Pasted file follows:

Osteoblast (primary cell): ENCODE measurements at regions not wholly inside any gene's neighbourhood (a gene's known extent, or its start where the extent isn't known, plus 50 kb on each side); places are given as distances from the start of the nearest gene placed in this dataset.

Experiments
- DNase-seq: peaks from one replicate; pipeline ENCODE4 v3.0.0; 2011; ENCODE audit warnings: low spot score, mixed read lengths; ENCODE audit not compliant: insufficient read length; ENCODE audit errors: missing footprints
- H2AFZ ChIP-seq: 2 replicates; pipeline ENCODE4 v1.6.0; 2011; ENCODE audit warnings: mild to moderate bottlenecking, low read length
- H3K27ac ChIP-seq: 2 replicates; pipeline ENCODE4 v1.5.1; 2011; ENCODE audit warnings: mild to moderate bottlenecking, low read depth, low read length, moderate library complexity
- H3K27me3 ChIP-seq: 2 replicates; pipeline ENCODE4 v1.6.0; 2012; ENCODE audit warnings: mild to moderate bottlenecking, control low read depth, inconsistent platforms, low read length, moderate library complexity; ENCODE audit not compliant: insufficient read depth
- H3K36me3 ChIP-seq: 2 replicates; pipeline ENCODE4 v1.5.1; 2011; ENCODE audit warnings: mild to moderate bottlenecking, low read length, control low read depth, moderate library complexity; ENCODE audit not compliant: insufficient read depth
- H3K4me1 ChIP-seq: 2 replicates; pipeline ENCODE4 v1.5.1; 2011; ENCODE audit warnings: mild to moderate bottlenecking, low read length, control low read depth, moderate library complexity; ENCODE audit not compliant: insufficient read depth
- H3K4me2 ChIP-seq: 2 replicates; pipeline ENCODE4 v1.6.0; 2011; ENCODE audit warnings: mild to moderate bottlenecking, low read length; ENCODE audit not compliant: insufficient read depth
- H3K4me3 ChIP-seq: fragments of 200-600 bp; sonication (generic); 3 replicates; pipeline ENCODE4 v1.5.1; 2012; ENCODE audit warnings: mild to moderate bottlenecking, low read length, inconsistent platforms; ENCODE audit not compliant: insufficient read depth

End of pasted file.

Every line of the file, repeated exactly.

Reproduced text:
Osteoblast (primary cell): ENCODE measurements at regions not wholly inside any gene's neighbourhood (a gene's known extent, or its start where the extent isn't known, plus 50 kb on each side); places are given as distances from the start of the nearest gene placed in this dataset.

Experiments
- DNase-seq: peaks from one replicate; pipeline ENCODE4 v3.0.0; 2011; ENCODE audit warnings: low spot score, mixed read lengths; ENCODE audit not compliant: insufficient read length; ENCODE audit errors: missing footprints
- H2AFZ ChIP-seq: 2 replicates; pipeline ENCODE4 v1.6.0; 2011; ENCODE audit warnings: mild to moderate bottlenecking, low read length
- H3K27ac ChIP-seq: 2 replicates; pipeline ENCODE4 v1.5.1; 2011; ENCODE audit warnings: mild to moderate bottlenecking, low read depth, low read length, moderate library complexity
- H3K27me3 ChIP-seq: 2 replicates; pipeline ENCODE4 v1.6.0; 2012; ENCODE audit warnings: mild to moderate bottlenecking, control low read depth, inconsistent platforms, low read length, moderate library complexity; ENCODE audit not compliant: insufficient read depth
- H3K36me3 ChIP-seq: 2 replicates; pipeline ENCODE4 v1.5.1; 2011; ENCODE audit warnings: mild to moderate bottlenecking, low read length, control low read depth, moderate library complexity; ENCODE audit not compliant: insufficient read depth
- H3K4me1 ChIP-seq: 2 replicates; pipeline ENCODE4 v1.5.1; 2011; ENCODE audit warnings: mild to moderate bottlenecking, low read length, control low read depth, moderate library complexity; ENCODE audit not compliant: insufficient read depth
- H3K4me2 ChIP-seq: 2 replicates; pipeline ENCODE4 v1.6.0; 2011; ENCODE audit warnings: mild to moderate bottlenecking, low read length; ENCODE audit not compliant: insufficient read depth
- H3K4me3 ChIP-seq: fragments of 200-600 bp; sonication (generic); 3 replicates; pipeline ENCODE4 v1.5.1; 2012; ENCODE audit warnings: mild to moderate bottlenecking, low read length, inconsistent platforms; ENCODE audit not compliant: insufficient read depth